“People talk a little more of the war, but very little. As always hitherto, it is impossible to overhear any comments on it in the pubs, etc. Last night, E[ileen] and I went to the pub to hear the 9 o’c news. The barmaid was not going to have it on if we had not asked her, and to all appearances nobody listened.”
On May 28, 1940
, George Orwell
began keeping a war time diary
. Printed in “full and in chronological order
” by the Orwell Trust
, 70 years after he wrote them
, with selected historian’s notes. Pre-war entries are a little duller, focusing on topics like recipes
!), the weather, gardening and farming.
posted by stratastar
on Jun 18, 2010 -
"What if America wasn't America?" That was the question posed by a series of ads broadcast in the wake of the September 11th attacks, ads which depicted a dystopian America bereft of liberty: Library
. Together with more positive ads like Remember Freedom
and I Am an American
, they encouraged frightened viewers to cherish their freedoms and defend against division and prejudice in the face of terrorism (seven years previously
). The campaign was the work of the Ad Council
, a non-profit agency that employs the creative muscle of volunteer advertisers to raise awareness for social issues of national importance. Founded during WWII as the War Advertising Council, the organization has been behind some of the most memorable public service campaigns in American history
, including Rosie the Riveter
, Smokey the Bear
, McGruff the Crime Dog
, and the Crash Test Dummies
. And the Council is still at it today, producing striking, funny, and above all effective
PSAs on everything from student invention
to global warming
to arts education
to community service
Additional resources: A-to-Z index of Ad Council campaigns
- Campaigns organized by category
- Award-winning campaigns
- PSA Central
: A free download directory of TV, radio, and print PSAs (registration req'd)
- An exhaustive history of the Ad Council [46-page PDF]
- YouTube channel
- Vimeo channel
- Twitter feed
posted by Rhaomi
on Sep 11, 2009 -
Japanese Balloon Bombs
— "In 1944, during World War II, Japan launched a top secret project, nearly two years in the making, to send thousands of "balloon bombs" (called Fu-Go Weapons) to the United States. The goal of the attack was to create panic, forest fires, and show the United States that it could be attacked from afar. Each of the more than 9,000 balloon bombs launched towards the United States, over the course of several months, carried a 15 kilogram bomb that would detach from the balloon and explode on impact with the ground." On a Wind and a Prayer
. [more inside]
posted by netbros
on May 2, 2009 -
Toward the end of the First World War, and during the Second World War, the United States commisioned the construction of experimental concrete ships.
posted by dhruva
on Oct 13, 2005 -
Our Victory, Day by Day.
Russian news agency RIA Novosti counts down to the 60th anniversary of the end of the Second World War, with songs, posters, photos, and stories. Be sure not to miss the first-person accounts in English (under "Frontline Album").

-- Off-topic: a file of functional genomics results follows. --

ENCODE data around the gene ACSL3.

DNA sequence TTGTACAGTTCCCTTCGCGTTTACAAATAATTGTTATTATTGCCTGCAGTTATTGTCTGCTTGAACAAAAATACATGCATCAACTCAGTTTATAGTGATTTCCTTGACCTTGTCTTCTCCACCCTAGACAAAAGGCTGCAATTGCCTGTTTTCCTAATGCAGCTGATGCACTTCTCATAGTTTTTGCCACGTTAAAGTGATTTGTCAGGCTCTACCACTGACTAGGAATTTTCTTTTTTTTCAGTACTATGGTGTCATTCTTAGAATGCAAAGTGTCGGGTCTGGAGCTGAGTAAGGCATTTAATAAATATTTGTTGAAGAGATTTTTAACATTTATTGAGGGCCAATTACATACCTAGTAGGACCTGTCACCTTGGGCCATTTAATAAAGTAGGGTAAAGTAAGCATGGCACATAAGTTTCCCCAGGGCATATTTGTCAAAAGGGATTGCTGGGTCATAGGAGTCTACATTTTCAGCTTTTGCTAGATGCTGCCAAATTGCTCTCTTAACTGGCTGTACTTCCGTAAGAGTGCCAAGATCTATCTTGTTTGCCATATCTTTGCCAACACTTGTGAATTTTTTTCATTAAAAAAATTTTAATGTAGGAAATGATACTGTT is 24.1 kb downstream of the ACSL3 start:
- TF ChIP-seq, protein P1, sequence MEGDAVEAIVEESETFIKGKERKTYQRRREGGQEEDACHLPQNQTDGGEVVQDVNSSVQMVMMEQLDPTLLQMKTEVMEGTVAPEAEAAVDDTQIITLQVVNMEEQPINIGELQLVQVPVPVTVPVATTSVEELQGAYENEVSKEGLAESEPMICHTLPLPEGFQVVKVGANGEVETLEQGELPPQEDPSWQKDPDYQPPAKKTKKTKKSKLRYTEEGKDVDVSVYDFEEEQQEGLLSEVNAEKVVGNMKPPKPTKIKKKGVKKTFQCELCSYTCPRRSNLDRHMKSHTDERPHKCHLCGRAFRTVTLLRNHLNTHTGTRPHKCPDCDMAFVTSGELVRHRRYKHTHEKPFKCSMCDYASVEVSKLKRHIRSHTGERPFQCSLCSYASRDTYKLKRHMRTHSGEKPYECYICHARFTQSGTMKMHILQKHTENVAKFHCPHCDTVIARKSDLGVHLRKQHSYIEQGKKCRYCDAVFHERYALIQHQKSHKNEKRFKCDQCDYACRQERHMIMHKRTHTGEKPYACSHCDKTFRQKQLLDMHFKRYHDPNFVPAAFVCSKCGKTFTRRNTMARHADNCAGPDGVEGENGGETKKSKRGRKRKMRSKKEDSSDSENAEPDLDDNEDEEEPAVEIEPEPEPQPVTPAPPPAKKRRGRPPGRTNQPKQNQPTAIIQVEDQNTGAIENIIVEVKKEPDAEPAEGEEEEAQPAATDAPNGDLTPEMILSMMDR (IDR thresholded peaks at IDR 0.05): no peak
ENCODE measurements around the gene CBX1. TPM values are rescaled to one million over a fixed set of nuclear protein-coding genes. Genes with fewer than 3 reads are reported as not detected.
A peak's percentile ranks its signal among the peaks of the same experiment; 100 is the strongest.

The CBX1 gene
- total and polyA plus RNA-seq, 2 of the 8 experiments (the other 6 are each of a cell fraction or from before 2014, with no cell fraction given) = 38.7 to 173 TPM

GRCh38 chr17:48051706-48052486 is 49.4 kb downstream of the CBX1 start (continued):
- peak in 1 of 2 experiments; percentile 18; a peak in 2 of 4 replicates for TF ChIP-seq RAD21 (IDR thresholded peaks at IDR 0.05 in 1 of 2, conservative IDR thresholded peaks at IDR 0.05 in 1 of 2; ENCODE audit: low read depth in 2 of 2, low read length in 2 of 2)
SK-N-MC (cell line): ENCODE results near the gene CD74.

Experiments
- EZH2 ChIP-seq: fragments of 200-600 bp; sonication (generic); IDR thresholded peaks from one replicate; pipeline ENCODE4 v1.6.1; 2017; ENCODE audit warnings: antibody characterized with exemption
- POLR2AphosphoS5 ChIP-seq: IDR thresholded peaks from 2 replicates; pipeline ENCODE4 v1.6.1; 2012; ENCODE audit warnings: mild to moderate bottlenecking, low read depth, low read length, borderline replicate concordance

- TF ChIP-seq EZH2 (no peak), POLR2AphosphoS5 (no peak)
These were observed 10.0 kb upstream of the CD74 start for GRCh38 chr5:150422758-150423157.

posted by gimonca
on Apr 9, 2005 -
"Fear presides over these memories, a perpetual fear."
He is one
's great novelists
, but you don't expect Philip Roth
to be barreling up the best-seller list with a book that hasn't even been published yet
. And yet "The Plot Against America
" is in the top 3 at amazon.com
It spins a what-if scenario
in which the isolationist and anti-Semitic hero Charles Lindbergh
runs for president as a Republican in 1940 and defeats F.D.R.
"Keep America Out of the Jewish War", reads a button worn by Lindbergh supporters rallying at Madison Square Garden. And so he does: he signs nonaggression pacts
with Germany and Japan that will keep America at peace while the rest of the world burns. The Lindbergh administration hatches a nice plan to prod assimilation of the Jews. Innocuously called Just Folks, it's a relocation program for urban Jews, administered by an Office of American Absorption fronted by an obliging and pompous rabbi of radio celebrity. The teenage Roth character is shipped off to a Kentucky tobacco farm, to finally live among Christians.
is about American Fascism
, but while Roth is no fan of President Bush ("a man unfit to run a hardware store let alone a nation like this one"), he points out that he conceived this book (LATimes registration: sparklebottom/sparklebottom)
in December 2000, and that it would be "a mistake" to read it "as a roman à clef to the present moment in America." (more inside)
posted by matteo
on Sep 28, 2004 -
Almost sixty years after the end of the Second World War, the battlefields of Western Europe
and the Pacific
continue to reveal poignant relics of the men who fought and died. These links may be of interest to anyone with even a passing interest in military history.
posted by Doozer
on Oct 25, 2002 -
And you thought Microsoft was evil.
There appears to be pretty significant evidence that IBM was involved in automating the persecution of Jews by the Nazis
. Read more about it here
And since we haven't even settled the question of when a nation has atoned for its sins, what exactly is
the statute of limitations for a company's sins?
posted by anildash
on Feb 11, 2001 -